• Exposure controls/personal protection:Occupational Exposure limit valuesBiological limit values Handle in accordance with good industrial hygiene and safety practice. Wash hands before breaks and at the end of workday. Eye/face protection Safety glasses with side-shields conforming to EN166. Use equipment for eye protection tested and approved under appropriate government standards such as NIOSH (US) or EN 166(EU). Skin protection Wear impervious clothing. The type of protective equipment must be selected according to the concentration and amount of the dangerous substance at the specific workplace. Handle with gloves. Gloves must be inspected prior to use. Use proper glove removal technique(without touching glove's outer surface) to avoid skin contact with this product. Dispose of contaminated gloves after use in accordance with applicable laws and good laboratory practices. Wash and dry hands. The selected protective gloves have to satisfy the specifications of EU Directive 89/686/EEC and the standard EN 374 derived from it. Respiratory protection Wear dust mask when handling large quantities. Thermal hazards

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Relevant articles and documentsAll total 150 Articles be found

Maleates from diazoacetates and dilactones from head-to-head dimerisation of alkenyl diazoacetates using Grubbs' 2nd-generation ruthenium carbene catalyst

Hodgson, David M.,Angrish, Deepshikha

, p. 4902 - 4904 (2005)

Grubbs' 2nd-generation ruthenium carbene catalyst homocouples diazoacetates to maleates and also catalyses head-to-head dimerisation of alkenyl diazoacetates giving dienyl dilactones. The Royal Society of Chemistry 2005.

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Wulfman et al.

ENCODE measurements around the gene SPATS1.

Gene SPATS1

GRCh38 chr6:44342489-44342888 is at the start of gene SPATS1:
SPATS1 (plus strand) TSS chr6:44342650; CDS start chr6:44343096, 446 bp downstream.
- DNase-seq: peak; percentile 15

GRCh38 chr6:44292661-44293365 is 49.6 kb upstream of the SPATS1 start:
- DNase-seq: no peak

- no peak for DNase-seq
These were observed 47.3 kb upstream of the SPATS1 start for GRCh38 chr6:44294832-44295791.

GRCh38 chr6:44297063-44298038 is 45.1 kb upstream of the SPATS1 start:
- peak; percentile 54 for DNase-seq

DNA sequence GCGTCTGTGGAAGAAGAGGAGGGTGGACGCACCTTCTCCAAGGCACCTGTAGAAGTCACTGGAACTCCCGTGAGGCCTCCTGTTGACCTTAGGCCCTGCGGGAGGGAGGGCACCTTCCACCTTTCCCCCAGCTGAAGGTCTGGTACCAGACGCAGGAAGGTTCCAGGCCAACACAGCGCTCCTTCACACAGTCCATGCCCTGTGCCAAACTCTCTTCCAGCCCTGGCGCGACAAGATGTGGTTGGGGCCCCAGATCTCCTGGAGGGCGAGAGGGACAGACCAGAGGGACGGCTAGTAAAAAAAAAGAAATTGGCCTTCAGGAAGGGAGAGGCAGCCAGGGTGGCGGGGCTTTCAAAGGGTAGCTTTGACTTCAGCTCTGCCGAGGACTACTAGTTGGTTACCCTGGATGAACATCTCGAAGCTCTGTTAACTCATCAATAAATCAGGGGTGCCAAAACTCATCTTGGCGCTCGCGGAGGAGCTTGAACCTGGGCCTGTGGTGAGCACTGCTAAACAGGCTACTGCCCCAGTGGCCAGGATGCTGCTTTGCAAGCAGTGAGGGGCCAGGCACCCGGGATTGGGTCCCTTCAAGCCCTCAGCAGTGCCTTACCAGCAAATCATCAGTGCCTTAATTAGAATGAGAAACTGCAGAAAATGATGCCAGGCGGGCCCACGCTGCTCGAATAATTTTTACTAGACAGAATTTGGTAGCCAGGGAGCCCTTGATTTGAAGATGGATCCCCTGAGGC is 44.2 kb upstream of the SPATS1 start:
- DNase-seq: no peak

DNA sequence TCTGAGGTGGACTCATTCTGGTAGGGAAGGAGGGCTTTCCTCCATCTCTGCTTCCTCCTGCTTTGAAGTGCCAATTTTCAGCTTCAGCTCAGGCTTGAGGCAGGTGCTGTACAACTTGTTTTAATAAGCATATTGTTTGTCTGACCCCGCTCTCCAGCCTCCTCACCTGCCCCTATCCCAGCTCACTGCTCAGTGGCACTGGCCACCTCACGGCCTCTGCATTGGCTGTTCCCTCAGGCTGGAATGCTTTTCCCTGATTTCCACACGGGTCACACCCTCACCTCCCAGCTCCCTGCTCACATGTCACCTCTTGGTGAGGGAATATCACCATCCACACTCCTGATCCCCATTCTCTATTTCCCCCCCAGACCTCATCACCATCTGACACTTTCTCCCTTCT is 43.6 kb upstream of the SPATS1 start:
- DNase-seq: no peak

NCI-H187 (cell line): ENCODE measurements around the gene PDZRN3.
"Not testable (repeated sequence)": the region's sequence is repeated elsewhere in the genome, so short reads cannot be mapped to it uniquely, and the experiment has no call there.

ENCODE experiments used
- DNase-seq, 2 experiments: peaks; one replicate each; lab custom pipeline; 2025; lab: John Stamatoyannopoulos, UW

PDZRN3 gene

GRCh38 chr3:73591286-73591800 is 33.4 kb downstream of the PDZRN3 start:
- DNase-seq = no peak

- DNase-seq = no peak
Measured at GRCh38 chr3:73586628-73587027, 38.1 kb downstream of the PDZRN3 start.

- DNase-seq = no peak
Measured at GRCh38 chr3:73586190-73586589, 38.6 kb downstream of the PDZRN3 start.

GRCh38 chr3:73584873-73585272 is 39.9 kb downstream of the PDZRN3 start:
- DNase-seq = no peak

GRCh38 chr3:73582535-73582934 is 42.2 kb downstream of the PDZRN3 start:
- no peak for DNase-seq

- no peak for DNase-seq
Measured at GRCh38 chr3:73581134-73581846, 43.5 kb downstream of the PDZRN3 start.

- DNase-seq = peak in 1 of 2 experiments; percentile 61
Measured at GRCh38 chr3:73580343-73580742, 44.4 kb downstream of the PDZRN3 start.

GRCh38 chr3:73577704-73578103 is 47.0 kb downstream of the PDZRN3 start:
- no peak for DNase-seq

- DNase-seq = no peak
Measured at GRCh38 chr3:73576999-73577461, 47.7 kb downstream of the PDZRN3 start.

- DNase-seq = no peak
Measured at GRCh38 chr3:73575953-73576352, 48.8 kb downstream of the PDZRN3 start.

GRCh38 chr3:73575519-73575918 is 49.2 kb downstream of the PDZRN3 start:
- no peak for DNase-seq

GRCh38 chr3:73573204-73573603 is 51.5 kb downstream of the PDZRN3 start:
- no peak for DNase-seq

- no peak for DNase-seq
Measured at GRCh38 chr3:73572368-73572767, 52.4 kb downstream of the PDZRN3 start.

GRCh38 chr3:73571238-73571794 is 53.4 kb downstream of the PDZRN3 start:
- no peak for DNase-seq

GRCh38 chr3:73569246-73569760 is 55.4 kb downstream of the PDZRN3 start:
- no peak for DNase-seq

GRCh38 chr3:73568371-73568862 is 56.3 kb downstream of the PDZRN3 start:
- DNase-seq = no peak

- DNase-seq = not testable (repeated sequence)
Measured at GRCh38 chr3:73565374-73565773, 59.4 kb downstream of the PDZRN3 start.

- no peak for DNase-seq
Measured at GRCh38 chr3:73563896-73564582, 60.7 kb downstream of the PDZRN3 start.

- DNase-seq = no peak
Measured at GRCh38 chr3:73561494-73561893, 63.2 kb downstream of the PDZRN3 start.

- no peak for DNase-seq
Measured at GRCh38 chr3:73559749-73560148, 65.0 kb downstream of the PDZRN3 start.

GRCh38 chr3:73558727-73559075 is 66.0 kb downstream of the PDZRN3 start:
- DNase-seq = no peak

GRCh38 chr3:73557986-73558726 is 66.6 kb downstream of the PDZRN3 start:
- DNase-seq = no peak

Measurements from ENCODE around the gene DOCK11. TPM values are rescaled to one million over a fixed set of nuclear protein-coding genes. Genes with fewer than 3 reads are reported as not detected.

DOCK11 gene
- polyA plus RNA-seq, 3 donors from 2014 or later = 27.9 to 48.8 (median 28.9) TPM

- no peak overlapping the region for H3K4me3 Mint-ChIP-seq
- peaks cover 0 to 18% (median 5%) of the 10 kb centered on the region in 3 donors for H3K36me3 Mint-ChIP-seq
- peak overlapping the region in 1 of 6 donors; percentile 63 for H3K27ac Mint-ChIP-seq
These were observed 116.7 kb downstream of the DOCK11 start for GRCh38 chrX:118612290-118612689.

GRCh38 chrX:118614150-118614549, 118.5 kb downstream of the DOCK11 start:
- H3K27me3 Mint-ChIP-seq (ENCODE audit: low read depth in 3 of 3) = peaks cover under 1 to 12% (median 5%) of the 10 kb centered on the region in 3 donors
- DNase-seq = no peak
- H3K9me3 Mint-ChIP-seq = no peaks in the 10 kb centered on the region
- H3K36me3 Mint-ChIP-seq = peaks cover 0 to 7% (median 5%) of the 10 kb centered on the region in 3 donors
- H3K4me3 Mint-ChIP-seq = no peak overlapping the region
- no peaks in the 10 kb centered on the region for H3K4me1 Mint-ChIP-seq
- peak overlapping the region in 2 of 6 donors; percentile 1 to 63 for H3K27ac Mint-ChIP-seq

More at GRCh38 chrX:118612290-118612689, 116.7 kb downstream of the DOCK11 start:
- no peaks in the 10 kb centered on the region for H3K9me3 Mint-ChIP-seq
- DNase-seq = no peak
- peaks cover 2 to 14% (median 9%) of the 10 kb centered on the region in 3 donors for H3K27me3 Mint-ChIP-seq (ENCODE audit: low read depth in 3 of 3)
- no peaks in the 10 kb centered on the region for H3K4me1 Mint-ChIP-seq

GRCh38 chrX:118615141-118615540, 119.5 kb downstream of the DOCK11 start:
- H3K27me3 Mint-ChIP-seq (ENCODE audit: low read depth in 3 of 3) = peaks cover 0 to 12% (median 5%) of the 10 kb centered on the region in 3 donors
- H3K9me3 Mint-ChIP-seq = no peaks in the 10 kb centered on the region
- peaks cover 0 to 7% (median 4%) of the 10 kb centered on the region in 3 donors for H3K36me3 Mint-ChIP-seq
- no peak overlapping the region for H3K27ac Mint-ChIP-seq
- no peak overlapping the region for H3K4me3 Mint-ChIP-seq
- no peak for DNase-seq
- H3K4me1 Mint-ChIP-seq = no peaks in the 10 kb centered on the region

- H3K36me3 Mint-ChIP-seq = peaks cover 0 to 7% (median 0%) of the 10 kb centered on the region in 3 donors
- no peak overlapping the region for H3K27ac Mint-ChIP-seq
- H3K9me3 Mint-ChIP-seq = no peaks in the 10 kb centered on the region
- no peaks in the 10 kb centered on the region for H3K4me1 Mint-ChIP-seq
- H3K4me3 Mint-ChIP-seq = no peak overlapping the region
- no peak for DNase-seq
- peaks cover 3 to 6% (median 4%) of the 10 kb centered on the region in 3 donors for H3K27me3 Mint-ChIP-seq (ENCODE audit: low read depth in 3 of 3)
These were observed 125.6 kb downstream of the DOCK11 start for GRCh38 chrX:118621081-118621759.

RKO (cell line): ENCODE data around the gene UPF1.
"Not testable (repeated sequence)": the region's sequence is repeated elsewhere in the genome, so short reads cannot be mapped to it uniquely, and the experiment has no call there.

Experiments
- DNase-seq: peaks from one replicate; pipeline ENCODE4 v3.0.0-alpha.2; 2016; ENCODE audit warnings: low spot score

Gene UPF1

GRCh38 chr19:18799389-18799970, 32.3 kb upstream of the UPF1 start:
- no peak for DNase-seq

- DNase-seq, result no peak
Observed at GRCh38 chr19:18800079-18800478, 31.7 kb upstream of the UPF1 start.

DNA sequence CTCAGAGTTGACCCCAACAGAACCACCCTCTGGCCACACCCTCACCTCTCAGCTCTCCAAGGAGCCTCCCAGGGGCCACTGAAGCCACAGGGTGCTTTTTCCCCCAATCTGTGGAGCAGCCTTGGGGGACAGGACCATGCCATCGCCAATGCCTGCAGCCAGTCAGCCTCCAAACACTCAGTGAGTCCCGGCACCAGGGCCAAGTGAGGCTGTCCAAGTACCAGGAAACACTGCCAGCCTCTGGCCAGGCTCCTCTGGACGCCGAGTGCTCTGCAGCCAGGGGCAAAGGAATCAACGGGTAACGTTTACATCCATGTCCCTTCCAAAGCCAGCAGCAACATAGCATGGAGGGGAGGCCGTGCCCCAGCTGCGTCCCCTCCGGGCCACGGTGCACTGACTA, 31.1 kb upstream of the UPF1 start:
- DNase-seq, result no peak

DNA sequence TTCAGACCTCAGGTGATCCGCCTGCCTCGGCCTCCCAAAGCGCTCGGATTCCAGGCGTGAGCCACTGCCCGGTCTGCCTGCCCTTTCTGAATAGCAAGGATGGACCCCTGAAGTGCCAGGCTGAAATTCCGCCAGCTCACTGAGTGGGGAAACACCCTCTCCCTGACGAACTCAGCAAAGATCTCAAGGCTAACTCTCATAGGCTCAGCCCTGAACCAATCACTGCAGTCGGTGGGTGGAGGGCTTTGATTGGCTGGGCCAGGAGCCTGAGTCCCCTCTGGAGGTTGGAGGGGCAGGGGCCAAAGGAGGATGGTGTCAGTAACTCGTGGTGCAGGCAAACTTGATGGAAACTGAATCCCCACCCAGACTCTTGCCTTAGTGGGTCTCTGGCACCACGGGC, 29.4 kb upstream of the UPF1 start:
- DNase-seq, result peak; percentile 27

, p. 1241,1243 (1976)

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Catalytic Formation of Aziridines from Imines and Diazoacetates

Rasmussen, Kaare G.,Joergensen, Karl Anker

, p. 1401 - 1402 (1995)

A catalytic method for the preparation of aziridines from imines and diazoacetate is developed using copper complexes as catalyst; the synthetic, diastereo- and enantio-selective scope of the reaction are presented.

REACTION OF ETHYL DIAZOACETATE WITH ALLYLAMINES CATALYZED BY COPPER AND RHODIUM COMPLEXES

Dzhemilev, U. M.,Fakhretdinov, R. N.,Marvanov, R. M.,Nefedov, O. M.

, p. 539 - 543 (1984)

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Cyclopropanation of alkenes with ethyl diazoacetate catalysed by ruthenium porphyrin complexes

Galardon, Erwan,Le Maux, Paul,Simonneaux, Gerard

, p. 927 - 928 (1997)

Ruthenium porphyrin complexes are active catalysts for the cyclopropanation of styrene derivatives by ethyl diazoacetate with good to very good diastereoselectivity; moderate enantiomeric excesses (34%) are observed using a chiral porphyrin as catalyst.